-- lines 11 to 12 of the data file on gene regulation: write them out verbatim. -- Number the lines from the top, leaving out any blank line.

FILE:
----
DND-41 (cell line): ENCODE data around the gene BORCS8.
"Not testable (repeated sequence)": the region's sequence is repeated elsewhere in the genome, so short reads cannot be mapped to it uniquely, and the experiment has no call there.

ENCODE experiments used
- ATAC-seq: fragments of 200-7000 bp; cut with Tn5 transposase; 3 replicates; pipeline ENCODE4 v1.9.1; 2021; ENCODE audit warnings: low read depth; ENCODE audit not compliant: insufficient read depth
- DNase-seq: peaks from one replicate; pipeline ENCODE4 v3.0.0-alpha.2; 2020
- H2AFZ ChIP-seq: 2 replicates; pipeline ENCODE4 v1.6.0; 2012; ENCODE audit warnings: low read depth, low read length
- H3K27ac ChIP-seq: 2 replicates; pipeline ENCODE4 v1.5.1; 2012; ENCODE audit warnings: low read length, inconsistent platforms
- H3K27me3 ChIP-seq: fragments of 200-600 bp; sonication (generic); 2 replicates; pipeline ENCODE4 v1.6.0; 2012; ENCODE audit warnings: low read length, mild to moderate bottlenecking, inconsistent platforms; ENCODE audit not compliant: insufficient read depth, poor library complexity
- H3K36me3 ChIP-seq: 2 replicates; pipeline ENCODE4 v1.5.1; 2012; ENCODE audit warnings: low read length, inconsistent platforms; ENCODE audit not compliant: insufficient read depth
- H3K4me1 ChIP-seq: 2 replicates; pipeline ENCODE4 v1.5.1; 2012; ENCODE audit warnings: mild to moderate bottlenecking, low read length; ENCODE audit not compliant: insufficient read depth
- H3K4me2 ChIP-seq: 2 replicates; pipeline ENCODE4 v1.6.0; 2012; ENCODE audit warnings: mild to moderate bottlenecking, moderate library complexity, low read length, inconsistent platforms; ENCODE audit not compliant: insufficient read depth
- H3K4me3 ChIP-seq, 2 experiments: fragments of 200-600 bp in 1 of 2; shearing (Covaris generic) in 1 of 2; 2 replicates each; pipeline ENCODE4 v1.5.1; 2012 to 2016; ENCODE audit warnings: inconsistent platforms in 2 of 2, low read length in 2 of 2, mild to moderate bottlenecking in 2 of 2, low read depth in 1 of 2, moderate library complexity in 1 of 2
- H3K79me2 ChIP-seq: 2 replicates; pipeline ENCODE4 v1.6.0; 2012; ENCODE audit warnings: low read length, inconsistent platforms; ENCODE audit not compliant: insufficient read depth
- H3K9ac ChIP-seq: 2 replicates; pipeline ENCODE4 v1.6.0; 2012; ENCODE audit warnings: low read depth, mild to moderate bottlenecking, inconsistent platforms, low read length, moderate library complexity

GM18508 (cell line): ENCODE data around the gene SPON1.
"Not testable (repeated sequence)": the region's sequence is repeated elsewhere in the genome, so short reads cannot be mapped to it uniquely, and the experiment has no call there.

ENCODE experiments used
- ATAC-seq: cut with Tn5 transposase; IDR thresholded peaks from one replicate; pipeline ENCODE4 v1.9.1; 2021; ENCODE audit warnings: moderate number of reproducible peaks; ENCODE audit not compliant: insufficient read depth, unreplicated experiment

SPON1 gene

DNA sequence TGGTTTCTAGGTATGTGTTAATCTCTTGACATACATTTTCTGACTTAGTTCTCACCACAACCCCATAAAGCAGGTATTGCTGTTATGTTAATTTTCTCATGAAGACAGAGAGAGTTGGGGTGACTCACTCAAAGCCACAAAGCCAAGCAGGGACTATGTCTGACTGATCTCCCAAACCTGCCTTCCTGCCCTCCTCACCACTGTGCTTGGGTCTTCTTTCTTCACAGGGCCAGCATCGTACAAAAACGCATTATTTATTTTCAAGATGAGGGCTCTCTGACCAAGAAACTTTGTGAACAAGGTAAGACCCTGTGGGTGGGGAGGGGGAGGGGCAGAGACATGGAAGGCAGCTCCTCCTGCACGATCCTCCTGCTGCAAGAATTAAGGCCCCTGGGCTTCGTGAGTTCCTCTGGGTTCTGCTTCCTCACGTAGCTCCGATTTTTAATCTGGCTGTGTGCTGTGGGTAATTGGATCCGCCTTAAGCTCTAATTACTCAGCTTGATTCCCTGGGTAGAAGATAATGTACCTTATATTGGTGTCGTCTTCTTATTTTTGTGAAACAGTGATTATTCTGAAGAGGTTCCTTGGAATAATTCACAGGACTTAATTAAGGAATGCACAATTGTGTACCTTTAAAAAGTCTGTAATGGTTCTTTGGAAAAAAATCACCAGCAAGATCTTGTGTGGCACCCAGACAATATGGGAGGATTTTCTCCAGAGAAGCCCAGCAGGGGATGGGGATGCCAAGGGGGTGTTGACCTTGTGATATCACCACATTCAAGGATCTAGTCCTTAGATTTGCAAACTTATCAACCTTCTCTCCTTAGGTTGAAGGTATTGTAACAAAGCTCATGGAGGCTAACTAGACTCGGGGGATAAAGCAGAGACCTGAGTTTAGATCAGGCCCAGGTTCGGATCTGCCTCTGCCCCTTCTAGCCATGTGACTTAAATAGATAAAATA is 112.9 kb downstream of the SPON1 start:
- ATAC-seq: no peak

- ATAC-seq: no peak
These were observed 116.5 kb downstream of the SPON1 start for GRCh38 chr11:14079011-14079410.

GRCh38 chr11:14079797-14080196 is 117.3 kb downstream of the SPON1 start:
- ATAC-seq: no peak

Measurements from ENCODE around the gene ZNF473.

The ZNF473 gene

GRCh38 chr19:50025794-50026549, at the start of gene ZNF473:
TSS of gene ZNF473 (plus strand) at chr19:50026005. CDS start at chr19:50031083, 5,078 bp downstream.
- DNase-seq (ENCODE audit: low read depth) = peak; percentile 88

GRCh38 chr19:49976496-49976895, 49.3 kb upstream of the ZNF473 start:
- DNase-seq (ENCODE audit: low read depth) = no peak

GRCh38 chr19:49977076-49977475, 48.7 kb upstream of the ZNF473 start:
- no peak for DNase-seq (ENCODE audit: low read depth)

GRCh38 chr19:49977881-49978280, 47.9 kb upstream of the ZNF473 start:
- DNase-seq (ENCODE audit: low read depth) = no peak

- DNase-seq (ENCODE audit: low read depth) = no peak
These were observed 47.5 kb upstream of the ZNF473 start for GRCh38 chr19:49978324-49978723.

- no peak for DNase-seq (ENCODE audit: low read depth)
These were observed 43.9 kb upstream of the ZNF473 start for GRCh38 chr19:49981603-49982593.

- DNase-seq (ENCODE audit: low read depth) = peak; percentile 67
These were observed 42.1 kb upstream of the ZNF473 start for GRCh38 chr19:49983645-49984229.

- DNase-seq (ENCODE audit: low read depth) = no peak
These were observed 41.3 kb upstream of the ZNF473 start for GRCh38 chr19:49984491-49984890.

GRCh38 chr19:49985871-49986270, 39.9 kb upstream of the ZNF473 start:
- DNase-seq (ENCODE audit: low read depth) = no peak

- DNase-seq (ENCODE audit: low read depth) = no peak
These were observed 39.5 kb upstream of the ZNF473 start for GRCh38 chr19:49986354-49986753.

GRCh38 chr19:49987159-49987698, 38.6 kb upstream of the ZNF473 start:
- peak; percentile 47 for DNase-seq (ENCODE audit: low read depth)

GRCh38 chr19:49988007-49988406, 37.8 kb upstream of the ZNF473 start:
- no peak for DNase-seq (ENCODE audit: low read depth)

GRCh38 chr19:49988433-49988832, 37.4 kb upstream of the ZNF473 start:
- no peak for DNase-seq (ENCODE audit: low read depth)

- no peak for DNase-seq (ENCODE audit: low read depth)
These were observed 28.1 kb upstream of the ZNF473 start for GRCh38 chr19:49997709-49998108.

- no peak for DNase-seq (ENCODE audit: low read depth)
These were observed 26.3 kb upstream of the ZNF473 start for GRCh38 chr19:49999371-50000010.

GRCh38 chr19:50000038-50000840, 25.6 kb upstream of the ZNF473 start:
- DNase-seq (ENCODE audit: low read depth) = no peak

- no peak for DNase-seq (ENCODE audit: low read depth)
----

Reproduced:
- H3K4me2 ChIP-seq: 2 replicates; pipeline ENCODE4 v1.6.0; 2012; ENCODE audit warnings: mild to moderate bottlenecking, moderate library complexity, low read length, inconsistent platforms; ENCODE audit not compliant: insufficient read depth
- H3K4me3 ChIP-seq, 2 experiments: fragments of 200-600 bp in 1 of 2; shearing (Covaris generic) in 1 of 2; 2 replicates each; pipeline ENCODE4 v1.5.1; 2012 to 2016; ENCODE audit warnings: inconsistent platforms in 2 of 2, low read length in 2 of 2, mild to moderate bottlenecking in 2 of 2, low read depth in 1 of 2, moderate library complexity in 1 of 2